GUNJUR — Edrissa Sackh stands on Gunjur beach, a small frown developing on his face as he mends his net. The remote Gambian fishing town of 25,000 people overlooking the North Atlantic Ocean is where Sackh, 31, has been fishing for 16 years. “They are taking the fish,” he says with bated breath, pointing toward two Chinese mechanized fishing vessels in the sea. “Right now there are no fish and we need fish.”
A few inches away, his small hand-painted wooden canoe sits idle. Strong winds mean “there can be no fishing today,” he explains. But the trawlers he sees in the distance can handle such weather. “Their boats are big industrial ones, not like ours.”
When fishers aren’t taking to the sea, they are taking to the streets along with villagers and fish traders. Ongoing protests have hit Gunjur since Golden Lead, a Chinese-owned fishmeal factory, opened in 2016. The community is suing the company over pollution generated by the facility. Ten protesters have been arrested and put on trial over the past two months.
Fishing is the cornerstone of life here.
Gunjur is an hour’s drive from Gambia’s capital of Banjul, along a stretch of open road and winding tracks with few cars. Fishing is the cornerstone of life here. The beach is a backdrop to a parade of fish sellers, fish driers, fish smokers, net menders, boat builders and boat painters. Every so often, fishers sing together as they pull their boats ashore. But these days it is harder to catch fish. “There are too many engines in the sea,” says Sackh.
Villagers had hoped Golden Lead would deliver jobs to an area reliant on tourism. It did for some, but at a cost for many. The factory processes shad, a Gambian food staple known locally as bonga fish, into animal feed for export to China.
Three fishermen in Gambia — Photo: Peter van der Sluijs
The importance of bonga fish cannot be overemphasized in Gambia, a nation of two million people. Gambians consume 25kg (55 lbs) of fish per capita compared to an African average of 8.2kg (18 lbs). More than half of Gambian fishers’ small pelagic catch is bonga, according to the United Nations Food and Agriculture Organization (FAO), and makes up a third of total artisanal catch. About 90 percent of that goes to local consumption, “which is today jeopardized by the presence of more profitable alternatives such as fishmeal,” says Dyhia Belhabib, a fisheries scientist at the nonprofit group Ecotrust Canada.
“It’s the cheapest,” echoes Mustapha Manneh, a 27-year-old Gambian journalist. Manneh is campaigning through his Facebook page, Kartong Weekly News, against JXYG, the Mauritania-owned and Chinese-run fishmeal factory in his village of Kartong. With almost half of Gambians living below the international poverty line of $1.25 a day, “many people depend on this fish,” he says.
But bonga is increasingly unaffordable. Prices paid in the Gambian currency, the dalasi, have soared by up to 50 percent for bonga and sardinella, according to a 2017 report on fishmeal factories in Gambia and Senegal issued by the Senegalese group Association for the Promotion and Empowerment of Marine Fishers, along with local groups from Gambia and Mauritania.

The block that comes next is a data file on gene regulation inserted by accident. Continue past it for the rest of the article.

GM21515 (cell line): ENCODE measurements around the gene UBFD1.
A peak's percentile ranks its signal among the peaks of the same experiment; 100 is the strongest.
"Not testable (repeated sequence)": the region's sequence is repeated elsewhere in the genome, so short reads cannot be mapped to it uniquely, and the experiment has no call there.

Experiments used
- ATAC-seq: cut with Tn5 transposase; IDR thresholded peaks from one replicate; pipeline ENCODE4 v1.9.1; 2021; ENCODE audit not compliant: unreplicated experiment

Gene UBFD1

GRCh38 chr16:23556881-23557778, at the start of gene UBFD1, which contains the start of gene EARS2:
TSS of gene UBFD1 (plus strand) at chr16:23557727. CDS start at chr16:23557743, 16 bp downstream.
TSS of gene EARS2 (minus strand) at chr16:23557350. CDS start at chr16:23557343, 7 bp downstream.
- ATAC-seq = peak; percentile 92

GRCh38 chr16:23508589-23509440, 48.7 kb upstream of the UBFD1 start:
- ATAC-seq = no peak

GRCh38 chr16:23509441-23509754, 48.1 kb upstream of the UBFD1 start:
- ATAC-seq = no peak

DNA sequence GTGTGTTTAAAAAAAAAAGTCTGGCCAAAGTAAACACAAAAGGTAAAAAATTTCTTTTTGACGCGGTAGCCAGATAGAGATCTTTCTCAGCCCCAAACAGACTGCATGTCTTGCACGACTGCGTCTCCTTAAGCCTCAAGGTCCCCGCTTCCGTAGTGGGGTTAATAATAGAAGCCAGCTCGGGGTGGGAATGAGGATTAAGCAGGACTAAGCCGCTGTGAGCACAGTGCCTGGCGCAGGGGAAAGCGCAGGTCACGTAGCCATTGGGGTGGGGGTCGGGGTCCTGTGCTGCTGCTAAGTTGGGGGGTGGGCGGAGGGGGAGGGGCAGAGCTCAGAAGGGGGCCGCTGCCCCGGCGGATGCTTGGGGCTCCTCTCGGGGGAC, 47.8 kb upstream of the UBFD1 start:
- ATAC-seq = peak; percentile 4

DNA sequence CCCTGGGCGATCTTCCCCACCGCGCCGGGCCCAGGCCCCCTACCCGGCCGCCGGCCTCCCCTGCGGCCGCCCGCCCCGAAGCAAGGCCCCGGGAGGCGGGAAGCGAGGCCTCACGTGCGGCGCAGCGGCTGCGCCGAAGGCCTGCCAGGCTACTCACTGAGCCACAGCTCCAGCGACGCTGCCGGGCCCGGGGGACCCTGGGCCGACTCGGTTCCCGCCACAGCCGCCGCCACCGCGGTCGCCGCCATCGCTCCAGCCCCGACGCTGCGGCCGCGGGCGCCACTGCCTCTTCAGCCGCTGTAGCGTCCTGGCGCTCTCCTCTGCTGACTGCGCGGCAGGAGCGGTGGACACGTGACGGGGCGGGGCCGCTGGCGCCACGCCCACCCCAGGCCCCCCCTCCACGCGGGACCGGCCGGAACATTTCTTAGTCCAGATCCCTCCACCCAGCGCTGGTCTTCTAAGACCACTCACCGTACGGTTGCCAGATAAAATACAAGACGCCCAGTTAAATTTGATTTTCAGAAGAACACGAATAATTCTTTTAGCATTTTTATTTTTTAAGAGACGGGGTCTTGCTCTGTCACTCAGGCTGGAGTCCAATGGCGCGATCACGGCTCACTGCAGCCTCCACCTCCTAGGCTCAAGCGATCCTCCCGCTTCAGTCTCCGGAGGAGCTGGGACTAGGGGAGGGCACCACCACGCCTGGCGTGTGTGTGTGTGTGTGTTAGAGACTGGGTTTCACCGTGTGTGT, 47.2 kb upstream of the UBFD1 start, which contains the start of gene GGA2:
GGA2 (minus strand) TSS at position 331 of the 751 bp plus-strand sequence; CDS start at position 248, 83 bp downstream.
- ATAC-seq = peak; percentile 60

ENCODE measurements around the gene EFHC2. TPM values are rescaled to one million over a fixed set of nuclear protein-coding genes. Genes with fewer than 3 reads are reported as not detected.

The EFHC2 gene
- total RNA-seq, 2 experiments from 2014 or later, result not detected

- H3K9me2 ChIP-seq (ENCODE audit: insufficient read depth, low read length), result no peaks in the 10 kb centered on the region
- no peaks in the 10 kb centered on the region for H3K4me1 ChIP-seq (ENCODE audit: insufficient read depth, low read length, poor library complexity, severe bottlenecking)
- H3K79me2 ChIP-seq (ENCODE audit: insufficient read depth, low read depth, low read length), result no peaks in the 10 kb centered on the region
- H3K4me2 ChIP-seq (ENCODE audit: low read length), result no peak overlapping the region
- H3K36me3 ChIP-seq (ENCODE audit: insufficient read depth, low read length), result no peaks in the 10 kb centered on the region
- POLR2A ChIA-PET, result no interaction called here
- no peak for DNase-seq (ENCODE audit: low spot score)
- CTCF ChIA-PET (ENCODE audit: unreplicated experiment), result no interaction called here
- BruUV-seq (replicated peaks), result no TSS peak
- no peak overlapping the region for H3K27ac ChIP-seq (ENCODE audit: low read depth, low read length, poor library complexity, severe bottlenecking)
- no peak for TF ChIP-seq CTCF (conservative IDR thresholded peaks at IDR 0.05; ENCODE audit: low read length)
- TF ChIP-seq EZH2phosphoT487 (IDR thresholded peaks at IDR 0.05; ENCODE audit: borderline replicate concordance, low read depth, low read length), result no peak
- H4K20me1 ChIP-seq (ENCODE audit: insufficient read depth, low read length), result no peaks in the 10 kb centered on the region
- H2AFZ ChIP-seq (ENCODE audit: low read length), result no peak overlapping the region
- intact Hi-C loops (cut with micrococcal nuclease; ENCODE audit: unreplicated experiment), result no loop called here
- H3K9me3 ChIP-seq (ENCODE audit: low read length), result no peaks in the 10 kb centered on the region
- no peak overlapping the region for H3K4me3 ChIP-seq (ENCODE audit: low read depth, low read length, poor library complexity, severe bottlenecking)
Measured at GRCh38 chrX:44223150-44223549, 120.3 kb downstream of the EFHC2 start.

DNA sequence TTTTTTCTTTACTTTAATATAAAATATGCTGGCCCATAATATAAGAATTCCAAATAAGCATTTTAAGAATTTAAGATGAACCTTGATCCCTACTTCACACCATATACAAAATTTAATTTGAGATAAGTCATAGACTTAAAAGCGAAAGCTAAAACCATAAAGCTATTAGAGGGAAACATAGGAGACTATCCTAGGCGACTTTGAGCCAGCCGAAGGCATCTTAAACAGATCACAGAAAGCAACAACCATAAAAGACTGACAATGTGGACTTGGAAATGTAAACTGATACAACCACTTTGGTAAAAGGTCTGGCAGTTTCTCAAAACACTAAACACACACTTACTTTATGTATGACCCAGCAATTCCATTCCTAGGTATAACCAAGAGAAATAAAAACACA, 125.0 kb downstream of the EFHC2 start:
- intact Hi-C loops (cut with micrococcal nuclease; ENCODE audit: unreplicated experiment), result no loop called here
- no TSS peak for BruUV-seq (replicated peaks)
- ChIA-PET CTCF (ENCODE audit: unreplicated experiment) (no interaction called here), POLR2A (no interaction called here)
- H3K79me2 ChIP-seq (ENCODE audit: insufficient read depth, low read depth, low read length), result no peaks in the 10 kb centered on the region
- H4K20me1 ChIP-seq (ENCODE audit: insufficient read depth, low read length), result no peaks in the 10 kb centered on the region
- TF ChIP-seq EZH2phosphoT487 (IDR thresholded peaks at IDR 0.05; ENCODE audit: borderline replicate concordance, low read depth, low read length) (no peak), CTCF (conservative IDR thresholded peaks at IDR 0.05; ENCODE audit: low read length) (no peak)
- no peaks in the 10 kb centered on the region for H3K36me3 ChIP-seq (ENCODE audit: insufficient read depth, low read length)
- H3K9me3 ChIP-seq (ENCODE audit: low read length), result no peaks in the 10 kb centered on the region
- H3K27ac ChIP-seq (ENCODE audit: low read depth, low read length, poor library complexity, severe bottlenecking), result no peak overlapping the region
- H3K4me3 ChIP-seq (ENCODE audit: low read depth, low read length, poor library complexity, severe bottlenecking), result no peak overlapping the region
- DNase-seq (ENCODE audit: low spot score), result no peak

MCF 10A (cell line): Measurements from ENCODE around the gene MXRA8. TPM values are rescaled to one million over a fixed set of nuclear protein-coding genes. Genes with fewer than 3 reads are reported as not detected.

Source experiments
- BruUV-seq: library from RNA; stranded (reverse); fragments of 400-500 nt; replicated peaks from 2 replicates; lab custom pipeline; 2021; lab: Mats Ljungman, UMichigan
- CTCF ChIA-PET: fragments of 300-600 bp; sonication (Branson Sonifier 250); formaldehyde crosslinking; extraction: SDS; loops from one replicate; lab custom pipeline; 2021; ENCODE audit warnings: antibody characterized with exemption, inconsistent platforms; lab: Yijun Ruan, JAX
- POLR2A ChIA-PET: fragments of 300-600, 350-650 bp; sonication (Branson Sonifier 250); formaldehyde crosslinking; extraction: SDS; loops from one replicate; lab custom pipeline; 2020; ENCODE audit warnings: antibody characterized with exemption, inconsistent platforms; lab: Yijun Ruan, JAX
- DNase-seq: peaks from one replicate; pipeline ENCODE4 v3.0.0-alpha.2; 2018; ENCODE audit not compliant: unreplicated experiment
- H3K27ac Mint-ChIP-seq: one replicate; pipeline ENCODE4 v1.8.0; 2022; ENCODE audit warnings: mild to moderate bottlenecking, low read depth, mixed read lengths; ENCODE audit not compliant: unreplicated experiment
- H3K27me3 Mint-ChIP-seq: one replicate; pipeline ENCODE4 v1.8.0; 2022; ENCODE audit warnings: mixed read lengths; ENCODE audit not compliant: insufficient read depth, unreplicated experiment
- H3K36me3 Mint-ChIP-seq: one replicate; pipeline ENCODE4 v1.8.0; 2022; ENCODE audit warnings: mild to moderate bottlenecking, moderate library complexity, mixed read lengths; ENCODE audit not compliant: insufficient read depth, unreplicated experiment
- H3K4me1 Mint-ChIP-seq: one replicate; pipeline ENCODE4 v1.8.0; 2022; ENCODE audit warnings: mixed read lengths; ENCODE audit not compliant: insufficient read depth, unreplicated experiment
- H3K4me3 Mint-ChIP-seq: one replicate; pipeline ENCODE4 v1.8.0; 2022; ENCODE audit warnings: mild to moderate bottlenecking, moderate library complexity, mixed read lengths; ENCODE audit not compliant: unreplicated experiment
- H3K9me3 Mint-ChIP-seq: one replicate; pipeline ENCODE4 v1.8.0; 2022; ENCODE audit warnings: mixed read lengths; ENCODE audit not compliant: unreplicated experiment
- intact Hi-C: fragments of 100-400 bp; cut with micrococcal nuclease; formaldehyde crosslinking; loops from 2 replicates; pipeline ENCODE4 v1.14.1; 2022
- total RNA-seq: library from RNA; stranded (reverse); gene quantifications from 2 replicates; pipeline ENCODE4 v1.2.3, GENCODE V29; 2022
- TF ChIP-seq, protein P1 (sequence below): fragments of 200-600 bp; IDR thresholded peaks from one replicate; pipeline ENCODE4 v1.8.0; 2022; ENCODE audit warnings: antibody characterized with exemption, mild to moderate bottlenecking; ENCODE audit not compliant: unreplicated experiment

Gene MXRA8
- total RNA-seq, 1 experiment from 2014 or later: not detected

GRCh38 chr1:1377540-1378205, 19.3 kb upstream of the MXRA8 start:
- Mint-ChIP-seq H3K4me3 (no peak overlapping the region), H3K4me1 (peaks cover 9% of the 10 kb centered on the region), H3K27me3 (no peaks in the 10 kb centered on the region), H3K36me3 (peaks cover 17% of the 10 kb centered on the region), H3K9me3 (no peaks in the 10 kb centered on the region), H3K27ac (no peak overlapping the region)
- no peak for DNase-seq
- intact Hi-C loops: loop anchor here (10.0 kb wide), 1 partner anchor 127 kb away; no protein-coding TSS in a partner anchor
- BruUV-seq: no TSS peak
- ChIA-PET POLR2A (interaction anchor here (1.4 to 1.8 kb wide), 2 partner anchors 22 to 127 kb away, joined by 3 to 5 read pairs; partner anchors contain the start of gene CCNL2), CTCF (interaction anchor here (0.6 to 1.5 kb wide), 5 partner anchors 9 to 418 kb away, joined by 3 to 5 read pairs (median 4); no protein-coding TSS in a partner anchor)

The rising tension in Gunjur is indicative of growing conflicts over fish all along the West African coast. Since the 2000s, foreign fishmeal factories operating under local flags have been multiplying, according to a January 2018 report released by the International Collective in Support of Fishworkers. In Senegal, there are a dozen, Mauritania has 29, and in Gambia, three have begun operations since 2016. As the Gunjur protests grew, demonstrations also broke out in the villages of Sanyang and Kartong, where other fishmeal factories operate.
The factories produce fishmeal for Europe and Asia but out-compete local fish markets, weakening food security, says Ahmed Diamé, oceans campaigner at Greenpeace Africa. “The availability of small pelagic [fish] in the market is really decreasing, which is a real concern. It is morally unacceptable that to feed other fish and pigs, we take fish needed to be consumed by people.”
Golden Lead, however, pays cash upfront to local fishers for bonga and sardinella, unlike local fishmongers who buy on credit. With the unprecedented demand for bonga, many fishers like Sackh raised their prices. “Even when the fish is spoiled the factory can buy it,” notes Sackh.
The bonanza didn’t last long. A year after the factory opened, Golden Lead deployed two Gambian-flagged trawlers to catch bonga and other fish. That prompted Sackh and fellow fishers to join the local furor. “Things are more expensive and the contracts are bad for us when they fish,” he says.
“In order for them to stop the market paying a higher price, they said they had to bring in their own trawlers,” says local activist Lamin Jammeh, head of Environmental Concern Group Gunjur. “After that they start buying from local fishermen again, but they are still here using their trawlers. So many people cannot afford to buy meat or eggs. This is the only source of protein we have.”
Almost half of Gambians [are] living below the international poverty line of $1.25 a day.
Golden Lead denies out-competing local fish sellers. “We never made a promise to employ locals, but we have 80-something local workers,” says Leo Huang, a manager at Golden Lead. “From the beginning, we’ve helped Gunjur with 3.2-something million dalasi [$63,000]. We helped with the school, and every year we fix the road.”
Peter Zhu, another manager at Golden Lead, says, “We don’t know the people here and so sometimes we only see these complaints on Facebook.”
Lamin Samateh, a senior environmental inspector at the Gambia National Environment Agency (NEA), says the higher pricing offered by Golden Lead has led to wastage. “Because the company buys at a slightly higher price, most of the suppliers want to bring their stuff to the company,” Samateh says. “They can only buy a certain amount at the end of the day because they don’t have enough storage facilities to keep excess. Some of these products get rotten and they cannot be used, so some suppliers would … dump this fish in the ocean.”